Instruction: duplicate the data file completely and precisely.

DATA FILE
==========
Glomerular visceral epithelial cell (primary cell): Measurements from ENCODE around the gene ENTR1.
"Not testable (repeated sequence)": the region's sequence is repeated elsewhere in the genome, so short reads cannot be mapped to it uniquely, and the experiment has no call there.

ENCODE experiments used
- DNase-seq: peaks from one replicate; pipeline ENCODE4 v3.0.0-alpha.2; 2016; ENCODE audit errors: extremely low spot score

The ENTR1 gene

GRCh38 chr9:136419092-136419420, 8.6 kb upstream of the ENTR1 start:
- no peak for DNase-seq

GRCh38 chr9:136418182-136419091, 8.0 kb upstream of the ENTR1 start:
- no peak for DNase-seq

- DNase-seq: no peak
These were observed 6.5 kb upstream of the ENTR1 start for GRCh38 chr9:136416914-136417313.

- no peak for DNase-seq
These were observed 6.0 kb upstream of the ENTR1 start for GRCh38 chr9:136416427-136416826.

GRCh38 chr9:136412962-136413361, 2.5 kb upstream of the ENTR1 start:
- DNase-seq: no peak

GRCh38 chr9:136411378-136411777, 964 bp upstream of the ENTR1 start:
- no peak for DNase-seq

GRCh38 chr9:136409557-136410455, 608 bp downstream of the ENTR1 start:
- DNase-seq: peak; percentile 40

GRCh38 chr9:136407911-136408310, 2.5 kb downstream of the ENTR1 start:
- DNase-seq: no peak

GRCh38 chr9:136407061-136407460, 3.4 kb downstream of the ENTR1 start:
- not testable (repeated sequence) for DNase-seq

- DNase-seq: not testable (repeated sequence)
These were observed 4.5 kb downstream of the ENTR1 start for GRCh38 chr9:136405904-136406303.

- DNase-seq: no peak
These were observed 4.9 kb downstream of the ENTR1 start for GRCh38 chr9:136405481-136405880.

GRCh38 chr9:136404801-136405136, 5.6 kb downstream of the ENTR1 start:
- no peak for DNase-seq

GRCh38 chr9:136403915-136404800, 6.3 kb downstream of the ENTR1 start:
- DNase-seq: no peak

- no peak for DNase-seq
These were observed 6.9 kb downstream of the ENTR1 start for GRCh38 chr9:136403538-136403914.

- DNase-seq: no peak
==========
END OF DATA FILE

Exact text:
Glomerular visceral epithelial cell (primary cell): Measurements from ENCODE around the gene ENTR1.
"Not testable (repeated sequence)": the region's sequence is repeated elsewhere in the genome, so short reads cannot be mapped to it uniquely, and the experiment has no call there.

ENCODE experiments used
- DNase-seq: peaks from one replicate; pipeline ENCODE4 v3.0.0-alpha.2; 2016; ENCODE audit errors: extremely low spot score

The ENTR1 gene

GRCh38 chr9:136419092-136419420, 8.6 kb upstream of the ENTR1 start:
- no peak for DNase-seq

GRCh38 chr9:136418182-136419091, 8.0 kb upstream of the ENTR1 start:
- no peak for DNase-seq

- DNase-seq: no peak
These were observed 6.5 kb upstream of the ENTR1 start for GRCh38 chr9:136416914-136417313.

- no peak for DNase-seq
These were observed 6.0 kb upstream of the ENTR1 start for GRCh38 chr9:136416427-136416826.

GRCh38 chr9:136412962-136413361, 2.5 kb upstream of the ENTR1 start:
- DNase-seq: no peak

GRCh38 chr9:136411378-136411777, 964 bp upstream of the ENTR1 start:
- no peak for DNase-seq

GRCh38 chr9:136409557-136410455, 608 bp downstream of the ENTR1 start:
- DNase-seq: peak; percentile 40

GRCh38 chr9:136407911-136408310, 2.5 kb downstream of the ENTR1 start:
- DNase-seq: no peak

GRCh38 chr9:136407061-136407460, 3.4 kb downstream of the ENTR1 start:
- not testable (repeated sequence) for DNase-seq

- DNase-seq: not testable (repeated sequence)
These were observed 4.5 kb downstream of the ENTR1 start for GRCh38 chr9:136405904-136406303.

- DNase-seq: no peak
These were observed 4.9 kb downstream of the ENTR1 start for GRCh38 chr9:136405481-136405880.

GRCh38 chr9:136404801-136405136, 5.6 kb downstream of the ENTR1 start:
- no peak for DNase-seq

GRCh38 chr9:136403915-136404800, 6.3 kb downstream of the ENTR1 start:
- DNase-seq: no peak

- no peak for DNase-seq
These were observed 6.9 kb downstream of the ENTR1 start for GRCh38 chr9:136403538-136403914.

- DNase-seq: no peak